A recent study found that approximately 40 percent of Auckland University students had sleep problems. The causes of sleep problems included anxiety, depression, alcoholism, sleep-talking, sleepwalking and teeth-grinding (bruxism).
Sleepwalking or somnambulism is for real. It’s a sleep disorder that happens when people walk or do other activities while they’re still asleep. It usually happens between 1 to 2 hours after you fall asleep. On average, it can last as long as 15 minutes. It can occur in both adults and children (most commonly 5 to 12 years old).
The Causes of Sleepwalking
The causes of sleepwalking among children are unknown at this point. Unlike in kids, the causes in adults could either be one or a mixture of the following:
Symptoms of Sleepwalking
A person may seem disoriented or confused upon waking up.
Combative or aggressive behaviour when woken up by someone else.
A person may open his or her eyes during sleep.
A person may carry out a detailed activity while asleep.
The person can have a blank stare upon waking up.
Saying things that don’t make any sense while asleep.
The sleepwalker doesn’t remember anything when he wakes up.
And of course… walking during sleep.
Sleep Terrors (Night Terrors)
Sleep or night terrors are episodes of intense fear, flailing and screaming while a person is still asleep. More often than not, sleep terrors often happen while sleepwalking. Both sleepwalking and night terrors are types of sleep disorders. They occur in both children and adults. Sleep terrors can last from a few seconds to several minutes.
Night terrors are more common among children (4 to 12 years old) and a small percentage of the adult population. Compared to sleepwalking, they’re quite rare. Children more often than not outgrow night terrors when they reach their teenage years.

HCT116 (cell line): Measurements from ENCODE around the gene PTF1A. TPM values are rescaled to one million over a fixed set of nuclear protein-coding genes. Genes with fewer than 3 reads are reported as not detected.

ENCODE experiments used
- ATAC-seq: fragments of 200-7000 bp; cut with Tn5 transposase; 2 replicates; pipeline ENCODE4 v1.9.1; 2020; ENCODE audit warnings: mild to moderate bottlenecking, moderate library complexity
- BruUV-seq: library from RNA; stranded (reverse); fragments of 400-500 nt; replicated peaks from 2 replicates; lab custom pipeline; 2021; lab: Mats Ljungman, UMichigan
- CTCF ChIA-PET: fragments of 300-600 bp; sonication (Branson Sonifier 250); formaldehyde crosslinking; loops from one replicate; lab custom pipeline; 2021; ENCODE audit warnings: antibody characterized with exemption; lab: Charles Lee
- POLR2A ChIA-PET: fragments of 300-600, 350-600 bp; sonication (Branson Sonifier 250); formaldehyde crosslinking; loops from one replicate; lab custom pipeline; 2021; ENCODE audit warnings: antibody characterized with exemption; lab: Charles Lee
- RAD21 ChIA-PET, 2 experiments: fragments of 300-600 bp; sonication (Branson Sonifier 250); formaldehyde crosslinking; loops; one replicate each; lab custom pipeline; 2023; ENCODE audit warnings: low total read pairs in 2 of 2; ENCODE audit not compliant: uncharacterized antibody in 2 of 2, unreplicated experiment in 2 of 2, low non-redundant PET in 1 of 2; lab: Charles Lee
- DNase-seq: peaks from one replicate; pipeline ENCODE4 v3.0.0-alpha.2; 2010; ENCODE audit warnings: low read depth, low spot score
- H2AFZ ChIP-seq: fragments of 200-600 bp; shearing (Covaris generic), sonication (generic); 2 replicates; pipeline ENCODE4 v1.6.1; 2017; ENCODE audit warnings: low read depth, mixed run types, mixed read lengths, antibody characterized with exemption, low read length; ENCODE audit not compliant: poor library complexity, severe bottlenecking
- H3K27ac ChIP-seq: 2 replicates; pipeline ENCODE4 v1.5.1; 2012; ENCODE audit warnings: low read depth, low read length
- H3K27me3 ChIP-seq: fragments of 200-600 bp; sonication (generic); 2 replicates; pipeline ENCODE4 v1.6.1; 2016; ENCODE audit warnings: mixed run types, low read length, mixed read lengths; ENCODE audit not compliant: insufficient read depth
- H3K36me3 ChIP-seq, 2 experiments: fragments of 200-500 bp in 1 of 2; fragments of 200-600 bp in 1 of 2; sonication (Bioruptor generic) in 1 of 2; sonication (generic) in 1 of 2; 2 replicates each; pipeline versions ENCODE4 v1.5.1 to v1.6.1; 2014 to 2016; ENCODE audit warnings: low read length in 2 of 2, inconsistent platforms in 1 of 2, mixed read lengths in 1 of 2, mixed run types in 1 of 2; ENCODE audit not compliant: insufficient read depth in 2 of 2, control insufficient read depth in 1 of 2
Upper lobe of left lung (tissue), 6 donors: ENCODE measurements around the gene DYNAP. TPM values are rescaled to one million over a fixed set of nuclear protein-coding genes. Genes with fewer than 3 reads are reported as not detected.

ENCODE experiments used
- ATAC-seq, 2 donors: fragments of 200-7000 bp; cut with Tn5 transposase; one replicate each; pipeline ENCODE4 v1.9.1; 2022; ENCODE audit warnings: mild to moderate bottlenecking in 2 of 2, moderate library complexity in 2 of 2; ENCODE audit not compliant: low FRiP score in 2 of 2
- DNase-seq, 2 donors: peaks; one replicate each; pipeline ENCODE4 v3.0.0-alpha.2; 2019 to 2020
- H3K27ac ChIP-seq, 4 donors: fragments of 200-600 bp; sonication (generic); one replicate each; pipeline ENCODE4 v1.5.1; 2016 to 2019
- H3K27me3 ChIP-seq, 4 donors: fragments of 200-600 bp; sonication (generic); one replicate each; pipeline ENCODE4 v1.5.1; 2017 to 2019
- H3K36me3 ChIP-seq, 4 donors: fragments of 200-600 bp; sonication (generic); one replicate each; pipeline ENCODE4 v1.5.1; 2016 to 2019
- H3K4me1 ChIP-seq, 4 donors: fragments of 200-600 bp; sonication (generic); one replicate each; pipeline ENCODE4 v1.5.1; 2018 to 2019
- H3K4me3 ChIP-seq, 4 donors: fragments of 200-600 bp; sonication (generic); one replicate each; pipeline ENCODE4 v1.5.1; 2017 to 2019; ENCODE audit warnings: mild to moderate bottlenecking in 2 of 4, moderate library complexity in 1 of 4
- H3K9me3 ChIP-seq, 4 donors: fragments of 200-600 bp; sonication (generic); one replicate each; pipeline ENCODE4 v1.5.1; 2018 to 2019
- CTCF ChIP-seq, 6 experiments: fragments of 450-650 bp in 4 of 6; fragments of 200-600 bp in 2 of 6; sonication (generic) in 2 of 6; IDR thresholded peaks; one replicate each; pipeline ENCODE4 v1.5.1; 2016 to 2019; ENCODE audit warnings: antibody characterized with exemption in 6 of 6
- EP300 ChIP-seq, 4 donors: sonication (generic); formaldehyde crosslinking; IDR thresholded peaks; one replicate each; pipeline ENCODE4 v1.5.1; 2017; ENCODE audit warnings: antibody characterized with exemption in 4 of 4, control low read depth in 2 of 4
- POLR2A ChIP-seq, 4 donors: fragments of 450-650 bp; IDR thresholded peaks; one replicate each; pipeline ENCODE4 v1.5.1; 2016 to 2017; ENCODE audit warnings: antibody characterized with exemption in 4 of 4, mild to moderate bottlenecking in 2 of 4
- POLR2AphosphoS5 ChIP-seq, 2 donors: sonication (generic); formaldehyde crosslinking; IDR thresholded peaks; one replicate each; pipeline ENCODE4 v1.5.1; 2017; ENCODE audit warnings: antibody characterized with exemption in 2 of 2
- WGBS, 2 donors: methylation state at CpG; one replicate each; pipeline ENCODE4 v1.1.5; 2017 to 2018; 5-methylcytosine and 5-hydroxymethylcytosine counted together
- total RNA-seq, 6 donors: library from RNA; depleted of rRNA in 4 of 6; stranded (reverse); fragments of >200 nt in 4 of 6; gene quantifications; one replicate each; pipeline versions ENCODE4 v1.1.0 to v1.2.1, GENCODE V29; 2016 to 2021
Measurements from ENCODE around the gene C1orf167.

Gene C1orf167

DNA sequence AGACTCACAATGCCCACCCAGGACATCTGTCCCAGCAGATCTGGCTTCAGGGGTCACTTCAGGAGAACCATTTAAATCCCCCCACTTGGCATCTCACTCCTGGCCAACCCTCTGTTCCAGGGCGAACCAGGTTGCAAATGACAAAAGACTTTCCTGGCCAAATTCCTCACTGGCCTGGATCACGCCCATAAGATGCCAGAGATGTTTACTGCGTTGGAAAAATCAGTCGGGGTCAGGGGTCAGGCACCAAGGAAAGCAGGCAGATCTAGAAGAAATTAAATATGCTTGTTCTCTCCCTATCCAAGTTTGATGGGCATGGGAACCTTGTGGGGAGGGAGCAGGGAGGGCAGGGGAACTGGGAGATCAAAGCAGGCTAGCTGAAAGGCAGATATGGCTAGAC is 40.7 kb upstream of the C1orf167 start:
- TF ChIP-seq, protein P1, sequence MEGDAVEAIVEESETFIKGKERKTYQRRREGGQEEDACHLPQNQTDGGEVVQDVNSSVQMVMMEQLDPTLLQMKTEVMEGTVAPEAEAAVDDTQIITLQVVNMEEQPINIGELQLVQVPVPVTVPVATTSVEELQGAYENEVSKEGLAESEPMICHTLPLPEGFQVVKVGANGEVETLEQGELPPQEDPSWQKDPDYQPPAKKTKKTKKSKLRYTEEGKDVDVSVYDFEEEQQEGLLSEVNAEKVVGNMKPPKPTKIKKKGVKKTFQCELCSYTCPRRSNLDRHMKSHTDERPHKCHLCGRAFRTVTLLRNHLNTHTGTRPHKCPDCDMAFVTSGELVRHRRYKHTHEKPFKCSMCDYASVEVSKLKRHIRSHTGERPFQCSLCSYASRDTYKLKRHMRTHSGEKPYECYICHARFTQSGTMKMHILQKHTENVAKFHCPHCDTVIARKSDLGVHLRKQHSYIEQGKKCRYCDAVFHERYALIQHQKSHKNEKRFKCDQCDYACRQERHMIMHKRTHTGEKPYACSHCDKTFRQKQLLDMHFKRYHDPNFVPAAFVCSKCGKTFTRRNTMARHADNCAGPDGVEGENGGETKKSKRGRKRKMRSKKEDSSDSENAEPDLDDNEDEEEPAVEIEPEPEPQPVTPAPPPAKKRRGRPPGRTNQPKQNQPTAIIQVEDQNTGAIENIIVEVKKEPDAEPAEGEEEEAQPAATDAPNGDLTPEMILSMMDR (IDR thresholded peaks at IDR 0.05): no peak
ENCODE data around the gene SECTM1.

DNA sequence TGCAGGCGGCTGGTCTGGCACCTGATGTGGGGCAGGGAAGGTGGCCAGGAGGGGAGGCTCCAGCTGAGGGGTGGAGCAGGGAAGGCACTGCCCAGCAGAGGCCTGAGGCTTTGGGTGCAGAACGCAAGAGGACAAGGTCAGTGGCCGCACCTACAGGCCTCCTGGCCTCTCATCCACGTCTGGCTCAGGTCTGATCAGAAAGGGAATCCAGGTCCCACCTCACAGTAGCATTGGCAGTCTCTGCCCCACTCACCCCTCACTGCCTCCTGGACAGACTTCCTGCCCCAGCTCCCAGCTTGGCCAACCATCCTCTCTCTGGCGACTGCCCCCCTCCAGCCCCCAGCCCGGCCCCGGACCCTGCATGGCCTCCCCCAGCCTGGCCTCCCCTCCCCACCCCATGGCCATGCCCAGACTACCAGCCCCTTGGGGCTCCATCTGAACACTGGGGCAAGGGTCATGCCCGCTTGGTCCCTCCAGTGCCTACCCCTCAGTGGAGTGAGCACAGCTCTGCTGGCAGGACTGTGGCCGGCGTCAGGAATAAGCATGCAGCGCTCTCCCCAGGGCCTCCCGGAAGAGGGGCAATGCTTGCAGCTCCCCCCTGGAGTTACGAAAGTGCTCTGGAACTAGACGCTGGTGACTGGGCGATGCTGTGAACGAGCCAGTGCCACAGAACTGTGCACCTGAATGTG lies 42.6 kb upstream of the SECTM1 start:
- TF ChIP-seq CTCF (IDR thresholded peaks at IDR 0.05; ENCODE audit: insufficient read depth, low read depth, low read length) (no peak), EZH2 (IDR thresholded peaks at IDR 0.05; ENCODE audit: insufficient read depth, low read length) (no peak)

Night terrors differ from nightmares. You wake up from a nightmare and may even remember some details. On the other hand, a person or child who experiences a sleep terror remains asleep all throughout the episode. Sleep terrors tend to occur earlier in the night compared to nightmares.
What causes sleep terrors?
Sleep terrors can be caused by stress, fever, drugs that have an effect on your brain or central nervous system, and inadequate sleep (sleep deprivation).
How to Deal with Sleep Terrors and Sleepwalking
Make sure you get enough sleep. Make it a habit to sleep at around the same time every night. You need sleep to survive. Refer to the infographic below which will guide you on the number of sleep hours your body requires for your age.
Learn to relax before you go to sleep. This can range from a warm bath, drinking herbal teas like chamomile, having a massage and relaxation exercises. A simple relaxation exercise will redirect your undivided attention to your breathing. Focus all your attention on feeling your body breathing.
If you’re a parent, may be your son or daughter is under a lot of stress? This is a cause for both sleepwalking and night terrors. Deal with it by talking to your child. It’s important for your child to air out what he or she is feeling and any anxiety they may have about school or other aspects of their life. Take some time to listen.
Adults avoid watching horror movies, especially before bedtime. Obviously children won’t be watching these, but this applies to any movies which might be remotely scary for a child.
Don’t forget to lock your windows and doors to keep safe while sleepwalking.
Boost melatonin secretion at night-time. Turn off all your electronic devices before you go to sleep. Doing so will reduce stimulation on your brain cells. This includes that iPad or Smart Phone you’re holding.
Invest in a comfortable and relaxing bed and pillow to promote healthy sleep.
Keep the temperature inside your bedroom around 180C (or 650F). Too hot or too cold and it can negatively affect your sleep.
You may notice that most of the tips given here are also tips to help anyone sleep better. The better the quality of your sleep, the less likely it is for someone to experience sleepwalking or sleep terrors.
If all else fails, we recommend you visit a sleep doctor (yes, there is such a thing) for more support around this issue.